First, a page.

New bill makes EDSA anniversary permanent holiday

Cristina Chi - Philstar.com
New bill makes EDSA anniversary permanent holiday
It rained with yellow confetti at the People Power Monument in Quezon City in celebration of the 28th anniversary of the EDSA People Power Revolution in 2014, which ousted dictator Ferdinand Marcos in 1986.

MANILA, Philippines — A lawmaker has filed a bill seeking to make the historic overthrow of the Marcos dictatorship a permanent annual holiday after President Ferdinand “Bongbong” Marcos Jr. dropped the EDSA People Power anniversary from next year’s holiday schedule.

Rep. Edcel Lagman (Albay, 1st District) on Monday filed House Bill 9405 declaring February 25 of every year as a regular, national public non-working holiday to commemorate the mass demonstrations that ousted the president’s father.

The annual declaration of the 1986 EDSA People Power as a national holiday has largely been left up to the discretion of presidents as there is no law that designates it as such, unlike Ninoy Aquino Day, which became a holiday through Republic Act 9256.

Instead, February 25 was declared a "special national holiday" through a presidential proclamation in 2000 by then-president Joseph Estrada.

This year, Marcos moved the EDSA People Power anniversary commemoration on February 24 — a Friday. Malacañang made the announcement just a day before, saying that it would create a long weekend and promote holiday economics. 

For 2024, Malacañang has defended the event’s exclusion from the list of holidays, saying that the event has "minimum socioeconomic impact" as it falls on a Sunday and “coincides with the rest day for most workers/laborers.” 

In filing HB 9405, Lagman said that the exclusion of the democratic milestone from the country’s holiday celebrations is a “continuing distortion of the verities about the evils and repression of the Marcos martial era.”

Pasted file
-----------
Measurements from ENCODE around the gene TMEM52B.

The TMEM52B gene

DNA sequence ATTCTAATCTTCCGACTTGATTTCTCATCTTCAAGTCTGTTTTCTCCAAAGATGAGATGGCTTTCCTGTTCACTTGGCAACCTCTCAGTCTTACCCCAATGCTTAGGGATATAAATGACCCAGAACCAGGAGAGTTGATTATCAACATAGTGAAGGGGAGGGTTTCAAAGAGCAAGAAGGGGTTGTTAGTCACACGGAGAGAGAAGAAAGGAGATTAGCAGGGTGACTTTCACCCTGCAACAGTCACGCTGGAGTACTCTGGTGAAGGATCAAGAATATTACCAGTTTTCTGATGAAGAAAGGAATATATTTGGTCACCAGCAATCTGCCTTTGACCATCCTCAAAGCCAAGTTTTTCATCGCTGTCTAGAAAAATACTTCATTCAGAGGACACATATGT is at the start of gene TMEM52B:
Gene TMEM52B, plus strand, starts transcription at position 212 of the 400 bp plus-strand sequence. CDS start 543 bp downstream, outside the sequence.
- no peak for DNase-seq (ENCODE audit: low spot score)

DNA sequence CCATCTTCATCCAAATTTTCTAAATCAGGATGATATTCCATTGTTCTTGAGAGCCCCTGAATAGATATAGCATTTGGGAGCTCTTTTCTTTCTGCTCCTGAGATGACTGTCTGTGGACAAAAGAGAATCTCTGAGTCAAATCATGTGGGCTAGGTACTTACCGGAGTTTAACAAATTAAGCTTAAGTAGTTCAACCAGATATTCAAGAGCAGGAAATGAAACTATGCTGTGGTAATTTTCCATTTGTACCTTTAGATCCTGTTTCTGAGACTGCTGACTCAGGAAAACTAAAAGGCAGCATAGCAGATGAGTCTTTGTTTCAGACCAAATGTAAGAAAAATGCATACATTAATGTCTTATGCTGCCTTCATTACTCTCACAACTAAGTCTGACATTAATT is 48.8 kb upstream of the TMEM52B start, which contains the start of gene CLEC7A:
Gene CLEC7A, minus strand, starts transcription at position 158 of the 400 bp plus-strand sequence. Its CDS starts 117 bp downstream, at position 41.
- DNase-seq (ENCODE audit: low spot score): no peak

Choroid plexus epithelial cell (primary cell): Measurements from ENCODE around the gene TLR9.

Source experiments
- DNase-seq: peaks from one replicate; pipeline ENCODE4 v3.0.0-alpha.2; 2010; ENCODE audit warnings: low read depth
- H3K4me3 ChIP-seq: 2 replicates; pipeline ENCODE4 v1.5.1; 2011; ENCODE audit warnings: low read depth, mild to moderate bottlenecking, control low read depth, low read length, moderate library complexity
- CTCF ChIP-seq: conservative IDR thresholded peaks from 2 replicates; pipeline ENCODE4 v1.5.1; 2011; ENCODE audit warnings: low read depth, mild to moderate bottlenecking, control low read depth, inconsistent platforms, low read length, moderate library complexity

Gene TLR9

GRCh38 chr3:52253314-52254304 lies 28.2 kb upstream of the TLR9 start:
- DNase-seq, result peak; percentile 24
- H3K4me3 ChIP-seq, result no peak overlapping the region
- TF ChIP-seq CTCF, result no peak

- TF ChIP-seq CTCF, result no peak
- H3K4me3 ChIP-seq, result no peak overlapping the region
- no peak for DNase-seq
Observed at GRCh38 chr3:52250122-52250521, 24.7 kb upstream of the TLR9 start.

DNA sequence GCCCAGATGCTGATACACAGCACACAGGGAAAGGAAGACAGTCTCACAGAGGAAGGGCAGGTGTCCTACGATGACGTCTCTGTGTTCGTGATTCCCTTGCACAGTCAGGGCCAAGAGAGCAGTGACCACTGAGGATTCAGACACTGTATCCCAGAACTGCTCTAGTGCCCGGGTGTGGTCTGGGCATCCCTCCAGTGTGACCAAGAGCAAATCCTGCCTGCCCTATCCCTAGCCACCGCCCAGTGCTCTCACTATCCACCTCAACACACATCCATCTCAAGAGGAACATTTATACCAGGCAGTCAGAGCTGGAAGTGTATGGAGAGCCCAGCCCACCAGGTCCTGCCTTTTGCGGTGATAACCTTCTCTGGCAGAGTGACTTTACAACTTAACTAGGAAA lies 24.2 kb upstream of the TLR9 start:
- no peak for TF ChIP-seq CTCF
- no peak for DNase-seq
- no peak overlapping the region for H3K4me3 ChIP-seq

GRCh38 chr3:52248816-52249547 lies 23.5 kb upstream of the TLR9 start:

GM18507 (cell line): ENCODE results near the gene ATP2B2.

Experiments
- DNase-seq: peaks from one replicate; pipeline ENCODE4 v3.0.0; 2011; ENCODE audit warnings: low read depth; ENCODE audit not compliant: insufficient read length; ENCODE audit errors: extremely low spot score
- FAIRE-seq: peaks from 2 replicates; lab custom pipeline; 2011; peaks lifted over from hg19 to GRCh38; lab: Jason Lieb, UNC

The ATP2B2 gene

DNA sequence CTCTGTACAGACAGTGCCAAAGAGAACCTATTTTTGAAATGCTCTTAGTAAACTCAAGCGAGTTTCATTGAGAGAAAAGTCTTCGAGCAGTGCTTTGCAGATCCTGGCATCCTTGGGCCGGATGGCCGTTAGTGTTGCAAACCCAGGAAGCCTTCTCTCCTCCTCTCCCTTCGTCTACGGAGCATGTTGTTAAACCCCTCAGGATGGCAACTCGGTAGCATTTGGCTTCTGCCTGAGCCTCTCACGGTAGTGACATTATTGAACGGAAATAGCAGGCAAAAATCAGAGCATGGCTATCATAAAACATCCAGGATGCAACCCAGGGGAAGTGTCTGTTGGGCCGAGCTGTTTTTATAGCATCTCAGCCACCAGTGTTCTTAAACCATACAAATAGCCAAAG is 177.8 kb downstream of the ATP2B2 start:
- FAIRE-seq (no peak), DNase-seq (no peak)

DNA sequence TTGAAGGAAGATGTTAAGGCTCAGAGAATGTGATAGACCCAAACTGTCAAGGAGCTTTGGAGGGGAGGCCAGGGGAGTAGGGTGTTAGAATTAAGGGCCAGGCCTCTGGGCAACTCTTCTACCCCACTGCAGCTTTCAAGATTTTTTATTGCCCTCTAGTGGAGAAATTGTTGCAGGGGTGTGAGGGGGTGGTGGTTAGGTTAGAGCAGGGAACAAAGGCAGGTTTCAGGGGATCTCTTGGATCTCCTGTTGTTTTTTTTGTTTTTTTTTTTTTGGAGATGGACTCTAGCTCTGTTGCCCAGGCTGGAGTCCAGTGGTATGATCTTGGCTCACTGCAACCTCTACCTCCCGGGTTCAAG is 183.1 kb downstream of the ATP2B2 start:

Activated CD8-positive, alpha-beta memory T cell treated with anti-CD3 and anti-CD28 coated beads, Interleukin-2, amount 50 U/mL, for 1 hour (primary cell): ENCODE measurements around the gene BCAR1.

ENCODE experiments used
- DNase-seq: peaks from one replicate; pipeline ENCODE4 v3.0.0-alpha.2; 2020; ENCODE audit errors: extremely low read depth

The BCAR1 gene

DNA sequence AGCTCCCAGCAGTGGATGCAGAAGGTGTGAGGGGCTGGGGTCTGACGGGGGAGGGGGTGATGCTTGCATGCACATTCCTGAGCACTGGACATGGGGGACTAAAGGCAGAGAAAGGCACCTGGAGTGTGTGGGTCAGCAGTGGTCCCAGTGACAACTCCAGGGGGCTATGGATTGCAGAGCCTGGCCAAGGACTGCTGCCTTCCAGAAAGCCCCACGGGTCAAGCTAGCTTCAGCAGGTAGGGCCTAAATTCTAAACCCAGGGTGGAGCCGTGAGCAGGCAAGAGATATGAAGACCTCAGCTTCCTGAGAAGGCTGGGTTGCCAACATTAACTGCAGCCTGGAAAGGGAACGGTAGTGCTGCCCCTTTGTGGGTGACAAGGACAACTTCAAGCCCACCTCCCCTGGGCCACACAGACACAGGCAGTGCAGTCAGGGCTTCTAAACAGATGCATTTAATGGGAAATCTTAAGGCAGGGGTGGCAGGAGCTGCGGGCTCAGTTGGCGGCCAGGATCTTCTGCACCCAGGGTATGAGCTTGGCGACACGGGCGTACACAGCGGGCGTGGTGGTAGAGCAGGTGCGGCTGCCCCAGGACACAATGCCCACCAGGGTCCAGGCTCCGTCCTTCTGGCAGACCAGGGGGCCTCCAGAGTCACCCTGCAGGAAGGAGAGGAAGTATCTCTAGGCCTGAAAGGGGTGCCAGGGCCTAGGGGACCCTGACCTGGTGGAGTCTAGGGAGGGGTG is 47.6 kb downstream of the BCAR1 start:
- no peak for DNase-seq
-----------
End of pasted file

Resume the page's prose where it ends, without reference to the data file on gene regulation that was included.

Past presidents have declared February 25 as a day of national celebration “irrespective of whether or not it falls on a Sunday,” Lagman said.

“The more Marcos Jr. would sweep under the rug of historical perfidy the profligacy and oppression of his father’s dictatorship, the more unreachable reconciliation and justice will be,” Lagman added.

Lagman said that the president and his allies in Congress — the lower chamber of which is ruled by his cousin, House Speaker Martin Romualdez — are “forced to good in agreeing with the bill” because doing so otherwise would make them appear to support the excesses of the Marcos dictatorship. 

“Why is the bill filed only now? We forgot that Filipinos are forgetful and sitting presidents would treat in varying degrees the celebration of the peaceful EDSA People Power Revolution,” the lawmaker said.

“For this reason, albeit belatedly, there has to be a law memorializing the Filipino people's relentless crusade for freedom and democracy which culminated in the ouster of Marcos, Sr,” Lagman added.

The bill's explanatory note also highlighted the importance of designating events as national holidays in preserving a nation's collective memory of its past. 

"The imperative of memorialization cannot be overemphasized. In fact, an October 2020 report of the current United Nations Special Rapporteur on the promotion of truth, justice, reparation and guarantees of non-recurrence focused on memorialization processes as a fifth pillar of transitional justice,” the bill stated.

The Department of Education last month decided to shorten “Diktadurang Marcos” to a mere “Diktadura” in the Grade 6 Araling Panlipunan syllabus in the revised curriculum for Kinder to Grade 10.

Several anti-martial law advocates and human rights groups condemned the curriculum change — which became public knowledge due to an internal DepEd memorandum that circulated online — saying that the Marcos name cannot be detached from the rights abuses and ill-gotten wealth that characterized the Marcos dictatorship.

In 2022, Marcos was quick to dismiss any concerns that his administration would rewrite or remove history lessons pertaining to the abuses during his father's regime — once in his inaugural speech and again in his first State of the Nation Address.

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